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Searching the Literature – Using Databases and Websites

|Introduction| |Examining Websites and Online-services of Music Therapy| |Selected Web-Addresses for Different Purposes| |Recommended Resources for Literature Search| |Listservs and Newsgroups| |References|


During the last ten years the internet has become part of everyday life in the Western world – and today e-mail is the quickest and often also the most reliable connection between East, West, North and South.

In few years the computer, the sequencer and music software programs like Cubase, Finale or Sibelius will be standard equipment in therapy rooms and in music therapists’ everyday life. However, some music therapists are still hesitant or sceptical towards ‘the digital world’ – without really knowing its potentials.

Bertold Brecht was not only a major writer of the 20th century. He was also one of the first intellectuals to see the enormous potential of the new electronic media of his time: the radio. Brecht’s radio theory from the 1920es stated that this new media had an interactive, i.e. genuinely democratic potential. For many years only radio amateurs made a reality out of this. The idea of publice service radio and public access to media (primarily thorugh the telephone) had a major break-through as late as in the Seventies , and since then it has developed into trivial as well as exciting radio/TV programs and other interactive media – we still witness new variations on this theme.

Brecht would probably have loved – and of course criticised – the Internet, had he still been with us. It contains crap, cruelty and commercial ism, of course, – but it is also a challenging and exciting interactive media and experience. Personal messages, statements, informations and questions can be communicated worldwide in a few minutes, and you can receive other peoples’ responses: visual, auditive, and cross modal.

Options and offers are almost unlimited, and this is make critical awareness and conscious selection necessary. The hypertext links from one web page/site to another is a simple, yet sophisticated way of exploring the possibilities. Click yourself into new information and interactive dialogue with colleagues, institutions and organizations from other countries. It is easy to get lost in the infinite web of connections, so remember always what you came for (if not just for fun – or ‘surfing’ as it is called with an appropriate metaphor)!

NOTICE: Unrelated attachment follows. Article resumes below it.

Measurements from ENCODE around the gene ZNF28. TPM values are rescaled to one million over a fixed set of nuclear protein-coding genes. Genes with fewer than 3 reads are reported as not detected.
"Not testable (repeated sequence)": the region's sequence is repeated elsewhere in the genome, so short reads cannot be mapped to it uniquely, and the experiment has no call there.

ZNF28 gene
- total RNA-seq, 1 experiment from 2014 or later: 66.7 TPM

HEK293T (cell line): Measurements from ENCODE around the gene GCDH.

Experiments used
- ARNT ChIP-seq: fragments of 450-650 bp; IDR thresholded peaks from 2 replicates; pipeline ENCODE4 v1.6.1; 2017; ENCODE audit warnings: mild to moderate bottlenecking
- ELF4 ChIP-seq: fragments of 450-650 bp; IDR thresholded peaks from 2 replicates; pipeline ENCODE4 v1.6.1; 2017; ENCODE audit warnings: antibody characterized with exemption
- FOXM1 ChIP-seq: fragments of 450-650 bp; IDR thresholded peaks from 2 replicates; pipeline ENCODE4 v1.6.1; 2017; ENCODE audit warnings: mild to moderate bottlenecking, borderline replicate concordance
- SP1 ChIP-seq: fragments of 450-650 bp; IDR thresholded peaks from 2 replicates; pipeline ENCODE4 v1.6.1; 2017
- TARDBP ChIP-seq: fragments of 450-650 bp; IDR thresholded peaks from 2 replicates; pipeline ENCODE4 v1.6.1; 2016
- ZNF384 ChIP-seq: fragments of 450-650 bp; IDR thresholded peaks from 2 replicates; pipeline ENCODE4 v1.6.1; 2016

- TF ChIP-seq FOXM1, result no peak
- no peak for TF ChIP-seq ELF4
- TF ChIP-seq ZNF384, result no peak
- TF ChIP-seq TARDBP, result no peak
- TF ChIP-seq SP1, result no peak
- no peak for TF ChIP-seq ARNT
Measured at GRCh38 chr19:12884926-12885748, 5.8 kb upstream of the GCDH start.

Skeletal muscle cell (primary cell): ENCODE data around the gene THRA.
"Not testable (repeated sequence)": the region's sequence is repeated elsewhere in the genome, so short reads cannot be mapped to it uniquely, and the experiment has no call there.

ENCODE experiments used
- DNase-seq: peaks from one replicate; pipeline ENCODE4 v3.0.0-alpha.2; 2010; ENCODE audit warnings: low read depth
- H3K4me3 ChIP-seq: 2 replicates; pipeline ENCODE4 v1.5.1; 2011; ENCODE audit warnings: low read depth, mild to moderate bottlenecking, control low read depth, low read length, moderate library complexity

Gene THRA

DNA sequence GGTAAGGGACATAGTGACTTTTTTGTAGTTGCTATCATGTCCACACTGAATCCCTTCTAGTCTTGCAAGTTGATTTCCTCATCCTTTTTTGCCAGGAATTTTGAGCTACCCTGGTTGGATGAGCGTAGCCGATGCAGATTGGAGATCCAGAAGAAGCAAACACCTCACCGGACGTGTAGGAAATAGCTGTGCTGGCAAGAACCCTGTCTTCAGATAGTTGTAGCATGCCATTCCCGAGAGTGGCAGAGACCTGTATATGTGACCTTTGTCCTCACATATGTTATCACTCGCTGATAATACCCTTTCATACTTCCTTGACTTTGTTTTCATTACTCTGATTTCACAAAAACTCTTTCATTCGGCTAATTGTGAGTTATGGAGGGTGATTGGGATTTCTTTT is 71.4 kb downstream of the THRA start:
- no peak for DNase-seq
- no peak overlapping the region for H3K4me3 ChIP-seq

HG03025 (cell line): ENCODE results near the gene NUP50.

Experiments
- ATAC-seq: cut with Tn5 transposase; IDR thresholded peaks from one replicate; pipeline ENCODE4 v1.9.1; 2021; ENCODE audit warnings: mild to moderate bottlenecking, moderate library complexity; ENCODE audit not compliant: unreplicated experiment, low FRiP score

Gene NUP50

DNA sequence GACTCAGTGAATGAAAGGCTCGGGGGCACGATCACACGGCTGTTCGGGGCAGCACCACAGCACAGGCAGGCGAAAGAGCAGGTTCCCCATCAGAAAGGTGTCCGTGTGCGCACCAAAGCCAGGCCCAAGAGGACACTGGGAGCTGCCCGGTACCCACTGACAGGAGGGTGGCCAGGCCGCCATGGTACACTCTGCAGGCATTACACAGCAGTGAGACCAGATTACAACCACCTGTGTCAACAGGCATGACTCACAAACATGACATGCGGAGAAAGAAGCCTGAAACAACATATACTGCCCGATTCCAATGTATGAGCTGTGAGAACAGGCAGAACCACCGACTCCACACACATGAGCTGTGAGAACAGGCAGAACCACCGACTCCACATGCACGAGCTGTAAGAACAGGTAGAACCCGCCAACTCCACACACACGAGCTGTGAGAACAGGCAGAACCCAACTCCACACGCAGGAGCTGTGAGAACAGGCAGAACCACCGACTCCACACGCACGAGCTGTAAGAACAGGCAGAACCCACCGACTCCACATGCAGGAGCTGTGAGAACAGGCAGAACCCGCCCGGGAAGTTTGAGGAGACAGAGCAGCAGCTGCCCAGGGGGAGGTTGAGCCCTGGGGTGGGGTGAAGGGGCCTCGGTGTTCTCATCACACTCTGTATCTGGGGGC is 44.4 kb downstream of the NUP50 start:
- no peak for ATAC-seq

Examining Websites and Online-services of Music Therapy

On the following pages we will ask three questions:

  1. How do I find the best music therapy websites?
    -> the section “Selected Web-Addresses for different purposes
  2. How can you use the world wide web / the internet to search literature?
    -> the section “Recommended Resources for Literature Search
  3. Where can I find interesting listservs and newsgroups on music therapy?
    -> the section “Listservs and Newsgroups“.

Selected Web-Addresses for different purposes

The criteria for selecting the websites mentioned here have been as follows: It should give access to all sorts of relevant material, be easy to use, have interactive features , be updated regularly, include many links – and it should be free and non-commercial.

Based on these criteria our “First Five Choices” would be:

  • The website of the World Federation, situated at the University of Witten-Herdecke (D): www.musictherapyworld.net This website is comprehensive, carefully edited and includes a world(!) of material: the e-journal Music Therapy Today, literature databases, an articles and dissertations archive (papers can be downloaded in different formats), registers on research and clinical practice, information on new books, WFMT and EMTC plus links to training programs, research programs, journals etc.
  • The website of the Nordic Journal of Music Therapy: www.njmt.no

    This website includes selected full-text articles, discussion forums, e-reviews of new books, links to music therapy journals, training programs and international organisations. It also links to the international e-journal Voices which has its own website www.voices.no
  • The website of the music therapy program at Temple University (Philadelphia). www.temple.edu/musictherapy/index.html This website includes research archives of two international music therapy models: The Mary Priestley Archives, devoted to the study of material related to the development of Analytical Music Therapy, and The Helen Bonny Archives with material related to the development of the Bonny Method of Guided Imagery and Music.